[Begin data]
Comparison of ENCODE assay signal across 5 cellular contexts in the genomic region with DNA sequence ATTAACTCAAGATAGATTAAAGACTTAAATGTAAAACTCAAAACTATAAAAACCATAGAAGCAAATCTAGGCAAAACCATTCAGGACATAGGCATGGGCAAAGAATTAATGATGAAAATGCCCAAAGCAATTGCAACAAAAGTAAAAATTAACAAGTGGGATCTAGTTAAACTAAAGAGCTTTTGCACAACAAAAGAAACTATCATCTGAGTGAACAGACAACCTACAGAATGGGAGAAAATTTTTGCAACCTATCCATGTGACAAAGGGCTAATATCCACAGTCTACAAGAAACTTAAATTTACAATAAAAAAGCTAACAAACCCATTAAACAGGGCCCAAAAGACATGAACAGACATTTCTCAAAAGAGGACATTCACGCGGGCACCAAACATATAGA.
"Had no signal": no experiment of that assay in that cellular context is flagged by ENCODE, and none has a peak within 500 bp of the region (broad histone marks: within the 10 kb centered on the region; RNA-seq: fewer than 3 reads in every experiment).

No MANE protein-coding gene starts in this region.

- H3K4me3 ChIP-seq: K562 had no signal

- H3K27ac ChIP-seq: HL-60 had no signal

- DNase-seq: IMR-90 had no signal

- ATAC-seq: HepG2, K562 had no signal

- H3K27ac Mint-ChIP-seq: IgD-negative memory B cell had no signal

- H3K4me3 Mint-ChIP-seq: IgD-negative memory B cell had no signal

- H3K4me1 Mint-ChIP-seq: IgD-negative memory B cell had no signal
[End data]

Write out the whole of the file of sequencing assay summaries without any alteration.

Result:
Comparison of ENCODE assay signal across 5 cellular contexts in the genomic region with DNA sequence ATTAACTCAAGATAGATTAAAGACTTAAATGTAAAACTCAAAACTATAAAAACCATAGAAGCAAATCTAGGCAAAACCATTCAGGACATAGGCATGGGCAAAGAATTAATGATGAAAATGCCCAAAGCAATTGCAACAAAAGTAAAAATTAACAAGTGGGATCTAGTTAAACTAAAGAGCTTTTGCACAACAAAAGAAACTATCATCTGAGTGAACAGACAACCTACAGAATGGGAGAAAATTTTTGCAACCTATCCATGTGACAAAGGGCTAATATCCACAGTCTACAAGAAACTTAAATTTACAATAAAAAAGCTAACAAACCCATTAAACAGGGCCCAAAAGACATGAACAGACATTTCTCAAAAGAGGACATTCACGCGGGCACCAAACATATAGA.
"Had no signal": no experiment of that assay in that cellular context is flagged by ENCODE, and none has a peak within 500 bp of the region (broad histone marks: within the 10 kb centered on the region; RNA-seq: fewer than 3 reads in every experiment).

No MANE protein-coding gene starts in this region.

- H3K4me3 ChIP-seq: K562 had no signal

- H3K27ac ChIP-seq: HL-60 had no signal

- DNase-seq: IMR-90 had no signal

- ATAC-seq: HepG2, K562 had no signal

- H3K27ac Mint-ChIP-seq: IgD-negative memory B cell had no signal

- H3K4me3 Mint-ChIP-seq: IgD-negative memory B cell had no signal

- H3K4me1 Mint-ChIP-seq: IgD-negative memory B cell had no signal